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AITEB II
Aerothermal Investigations on Turbine End-walls and Blades II

Background

Today’s market for civil aircraft continuously demands lighter, cheaper, more efficient, cleaner and quieter engines. For the turbine component of a competitive future aero-engine, these requirements result in higher thermal loads in the high-pressure stage due to flatter temperature traverses at the turbine inlet as a result of new combustion concepts, and hence, the need for advanced cooling concepts. Moreover, the weight and cost requirements lead to high or ultra-high lift blade concepts for the decreasing number of parts, and to unshrouded blade concepts to decrease weight while maintaining a high efficiency level. Finally, the demand for higher by-pass ratios leads to more advanced designs of interducts (so-called aggressive) in order to shorten the axial component length.

Project objectives

Consistent with the ACARE goals, the resulting impact on turbine design and aircraft systems is referenced to the baseline of proven in-flight technology for a two-stage high-pressure turbine as of 2000. The following objectives are stated for the turbine design: 20% reduction in turbine weight, 10% reduction in coolant consumption, 1.5% increase in turbine efficiency, 50% reduction in time for detailed design with state-of-the-art CFD tools and 20% decrease in uncertainty of wall temperature prediction, thereby leading to a 20% reduction in time-to-market, a 10% reduction in cost and a 1% reduction in CO2 emissions for an entire aero-engine.

Description of the work

The project structure comprises seven Work Packages, including one devoted to project management (Work Package 7). The work in Work Package 1 focuses on aerodynamic and aerothermal investigations of high-lift technology for high and low-pressure turbines. Particular emphasis is placed on the development and testing of concepts for passive control of flow separation. Work Package 2 is targeted at the establishment of efficient cooling technologies for trailing edge cooling. Most importantly, the outcome of this work will be essential for the development of highly efficient cooling concepts for high-pressure, single stage turbines for new generation small and medium-size aero-engines. The experimental and numerical work in Work Package 3 will establish novel platform cooling approaches based on micro-hole technologies. Moreover, the aspects of passive control of secondary flows near the platform to be investigated for high-lift rotor blades will be another essential building block for the high-lift technology also investigated in Work Packages 1 and 4. The final aspects of high-lift technology to be investigated in AITEB-2 are cooling concepts for highly loaded, high-pressure turbine blades. This will be accomplished experimentally and numerically for shrouded and unshrouded blades in Work Package 4. The work in Work Package 5 is focused on aerothermal aspects of advanced (‘aggressive’) turbine interducts. The extensive tests planned include investigations of passive flow control aspects, and the development of breakthrough technology for unsteady heat transfer measurements will have a major impact on research methodologies in the aero-engine and gas turbine industry. The tool development resulting from the work in Work Package 6 will allow for tremendously decreased turn-around times in the detailed design phase with high-end CFD methods. Providing a highly improved CFD process, Work Package 6 can be seen as the basis for future investigations in all research areas of industrial interest.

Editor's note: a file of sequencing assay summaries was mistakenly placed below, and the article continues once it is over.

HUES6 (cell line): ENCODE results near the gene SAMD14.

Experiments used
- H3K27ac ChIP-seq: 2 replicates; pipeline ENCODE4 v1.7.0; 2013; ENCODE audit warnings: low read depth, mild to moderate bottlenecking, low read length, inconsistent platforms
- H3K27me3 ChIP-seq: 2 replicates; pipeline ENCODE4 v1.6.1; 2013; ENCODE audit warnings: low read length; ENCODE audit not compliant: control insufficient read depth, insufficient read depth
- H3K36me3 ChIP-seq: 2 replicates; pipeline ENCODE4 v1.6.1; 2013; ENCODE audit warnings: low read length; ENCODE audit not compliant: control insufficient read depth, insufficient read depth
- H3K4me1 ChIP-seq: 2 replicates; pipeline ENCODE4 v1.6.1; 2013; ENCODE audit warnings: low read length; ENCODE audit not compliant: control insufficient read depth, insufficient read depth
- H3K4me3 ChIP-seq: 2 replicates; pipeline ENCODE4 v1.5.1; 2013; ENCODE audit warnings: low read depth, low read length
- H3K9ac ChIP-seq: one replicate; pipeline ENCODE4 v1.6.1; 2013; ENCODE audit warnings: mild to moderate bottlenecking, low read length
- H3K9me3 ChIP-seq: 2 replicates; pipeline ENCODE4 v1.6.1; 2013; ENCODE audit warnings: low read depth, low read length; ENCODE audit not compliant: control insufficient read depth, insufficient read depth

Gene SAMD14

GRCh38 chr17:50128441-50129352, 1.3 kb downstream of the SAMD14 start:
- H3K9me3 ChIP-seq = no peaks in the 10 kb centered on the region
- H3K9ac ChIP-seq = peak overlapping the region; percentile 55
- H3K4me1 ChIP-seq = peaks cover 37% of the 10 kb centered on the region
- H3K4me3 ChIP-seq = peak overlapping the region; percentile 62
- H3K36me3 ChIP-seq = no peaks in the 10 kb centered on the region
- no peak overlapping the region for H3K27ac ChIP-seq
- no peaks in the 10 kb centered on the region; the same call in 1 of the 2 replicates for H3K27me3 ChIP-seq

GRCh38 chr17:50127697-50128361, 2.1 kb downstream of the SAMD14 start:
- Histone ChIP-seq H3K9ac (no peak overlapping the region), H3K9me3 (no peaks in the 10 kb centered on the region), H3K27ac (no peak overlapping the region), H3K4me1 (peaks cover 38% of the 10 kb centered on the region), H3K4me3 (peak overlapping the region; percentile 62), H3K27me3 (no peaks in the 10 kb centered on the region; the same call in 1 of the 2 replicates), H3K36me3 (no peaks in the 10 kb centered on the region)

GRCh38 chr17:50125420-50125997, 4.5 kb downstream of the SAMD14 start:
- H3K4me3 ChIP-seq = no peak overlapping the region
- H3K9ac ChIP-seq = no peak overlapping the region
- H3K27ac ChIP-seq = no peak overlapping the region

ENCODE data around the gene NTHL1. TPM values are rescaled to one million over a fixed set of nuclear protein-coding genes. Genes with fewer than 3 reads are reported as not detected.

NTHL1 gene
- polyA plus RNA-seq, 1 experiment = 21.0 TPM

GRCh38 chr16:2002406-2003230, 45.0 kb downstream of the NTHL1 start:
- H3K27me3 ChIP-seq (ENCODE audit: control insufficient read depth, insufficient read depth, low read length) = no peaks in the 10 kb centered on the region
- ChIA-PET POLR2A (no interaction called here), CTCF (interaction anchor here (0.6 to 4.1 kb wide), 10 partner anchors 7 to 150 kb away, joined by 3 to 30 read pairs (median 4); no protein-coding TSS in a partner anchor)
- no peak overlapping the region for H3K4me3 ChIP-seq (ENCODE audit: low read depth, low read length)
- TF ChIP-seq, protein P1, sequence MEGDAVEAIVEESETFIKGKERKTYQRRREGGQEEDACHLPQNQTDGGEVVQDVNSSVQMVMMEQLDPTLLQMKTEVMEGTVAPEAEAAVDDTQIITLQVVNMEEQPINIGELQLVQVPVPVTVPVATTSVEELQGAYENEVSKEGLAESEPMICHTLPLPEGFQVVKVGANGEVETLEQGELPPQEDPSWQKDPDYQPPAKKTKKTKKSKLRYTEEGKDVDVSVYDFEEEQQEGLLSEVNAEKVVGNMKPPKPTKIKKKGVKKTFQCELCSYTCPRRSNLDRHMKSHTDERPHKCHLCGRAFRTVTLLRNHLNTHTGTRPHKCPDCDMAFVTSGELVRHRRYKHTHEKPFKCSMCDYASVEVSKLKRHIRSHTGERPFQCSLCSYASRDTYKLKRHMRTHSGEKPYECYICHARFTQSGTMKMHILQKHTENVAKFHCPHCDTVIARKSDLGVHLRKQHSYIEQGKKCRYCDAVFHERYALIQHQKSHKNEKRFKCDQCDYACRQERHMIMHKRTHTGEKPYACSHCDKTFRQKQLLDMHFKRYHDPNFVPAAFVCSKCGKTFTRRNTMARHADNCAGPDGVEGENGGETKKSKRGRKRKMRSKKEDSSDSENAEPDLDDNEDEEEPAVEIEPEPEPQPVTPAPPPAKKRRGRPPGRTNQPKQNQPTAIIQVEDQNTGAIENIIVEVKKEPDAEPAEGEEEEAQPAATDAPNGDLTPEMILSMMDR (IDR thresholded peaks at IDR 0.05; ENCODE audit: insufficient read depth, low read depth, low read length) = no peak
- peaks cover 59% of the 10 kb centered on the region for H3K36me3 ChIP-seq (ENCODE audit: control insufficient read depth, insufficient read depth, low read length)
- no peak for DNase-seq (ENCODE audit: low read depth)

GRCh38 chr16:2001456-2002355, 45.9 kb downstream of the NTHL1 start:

Expected results

The AITEB-2 project will lead to short-term benefits in terms of lighter and more efficient turbine modules, whereas the mid-term and long-term benefits of the project will be seen in combining the results of the present project with other projects running within the Sixth Framework Programme, such as AIDA and TATEF-2. By covering both aerodynamic and aerothermal aspects of ambitious future turbine designs, the development of highly efficient, low-noise and ultra-high, by-pass ratio, commercial aero engines will be possible.

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